So even if the situation got much worse, the chance of getting struck by lightning would probably be higher.

However, in the event of a Kessler event, an astronaut in the ISS would probably be in much more danger, being exposed to fragments of all sizes traveling at hypersonic velocities, with no atmosphere to act as a shield.

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#6
In reply to #5

Re: Kessler? exaggerating?

02/17/2021 12:33 PM

The ISS has been damaged several times. For example, in 2016, ESA experts explained that it was most likely a peeled paint fragment or a small metal fragment “no more than a few thousandths of a millimetre” in size in the window.

The ISS is orbiting at 7.66 km/s (27,600 km/h), so any debris flying in a different orbit could cause damage. The station's windows, 80 cm in diameter and 10 cm thick, are made of laminated quartz and borosilicate glass, so collisions with such small fragments do not pose any threat. But fragments up to 1 cm in diameter can already cause "critical damage", and any fragment with a diameter of more than 10 cm can "smash a satellite or spacecraft to pieces."

I think the people on the ISS deserve that people on Earth take care of their safety.

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#7

Re: Kessler Exaggerating?

02/18/2021 7:02 AM

Could small space tugs be a partial solution to this problem?

And how could this work? The wreckage is flying at fairly significant speeds.

Until now, it was possible to cope with this problem by regulating the orbits of objects and observing them, but every year it becomes clearer that sooner or later the orbit will have to be cleaned "manually" - by launching special satellites.

StartRocket proposes to use simple unguided satellites weighing up to 100 kg as space scavengers.

Flying past a space debris object along a pre-calculated trajectory, the trap device must hook it with its sticky "net". This idea seems completely ridiculous to me.

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#8

Re: Kessler Exaggerating?

02/19/2021 6:15 AM

Space tugs such as the Skyrora space tug and the like. These devices are designed to correct the orbits of satellites, service them, and remove them from orbit. But as far as I understand it will only work with whole small satellites.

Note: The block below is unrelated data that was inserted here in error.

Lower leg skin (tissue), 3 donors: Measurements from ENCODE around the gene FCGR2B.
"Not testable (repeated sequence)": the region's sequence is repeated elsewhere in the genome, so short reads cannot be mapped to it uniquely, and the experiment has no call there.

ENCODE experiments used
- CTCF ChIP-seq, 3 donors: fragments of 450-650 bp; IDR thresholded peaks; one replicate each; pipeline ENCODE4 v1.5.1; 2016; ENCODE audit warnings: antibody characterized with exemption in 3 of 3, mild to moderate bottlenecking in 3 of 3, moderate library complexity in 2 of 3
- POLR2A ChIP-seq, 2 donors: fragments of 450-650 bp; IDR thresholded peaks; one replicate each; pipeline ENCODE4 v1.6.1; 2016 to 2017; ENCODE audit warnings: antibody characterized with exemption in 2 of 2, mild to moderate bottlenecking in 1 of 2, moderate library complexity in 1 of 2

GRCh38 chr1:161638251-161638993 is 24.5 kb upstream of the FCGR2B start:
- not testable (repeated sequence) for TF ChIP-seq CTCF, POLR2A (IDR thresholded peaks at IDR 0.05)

Will such a device work when scaling?

It is still a preventive measure.

I still haven't seen anything that could collect small debris that could actually harm what is in orbit.

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#9

Re: Kessler Exaggerating?

02/19/2021 7:37 AM

Have they found Wan Hu's rocket yet?

https://mysticsciences.com/2016/09/29/475/

Is this what the Chinese are looking for on the far side of the moon?

The green substance found in the crater may have been Wasabi paste.

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#10

Re: Kessler Exaggerating?

03/31/2021 5:02 AM

No, I don't think they're exaggerating the problem. Kessler syndrome is real and poses a great threat to other objects in space. If you remember, the ISS had already suffered from the collision with a piece of space debris. Do you happen to know what aerospace companies decided to solve this problem and started manufacturing a spacecraft to clean up space?

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#11

Re: Kessler Exaggerating?

03/31/2021 7:05 PM

It will become a more common problem. It is going to get much more crowded than it is. If we could ionize the debris, possibly with a laser(maybe even from the surface), or by other means, maybe the earth's magnetic field might bring them down. Or, bumping them down with a generated electric pulse from a salvage craft. Governments will never pay for this, maybe a bounty/salvage system funded with military and industry coffers. Make the earth-moon area a national park......take your litter with you. We need a clean parking area for visitors.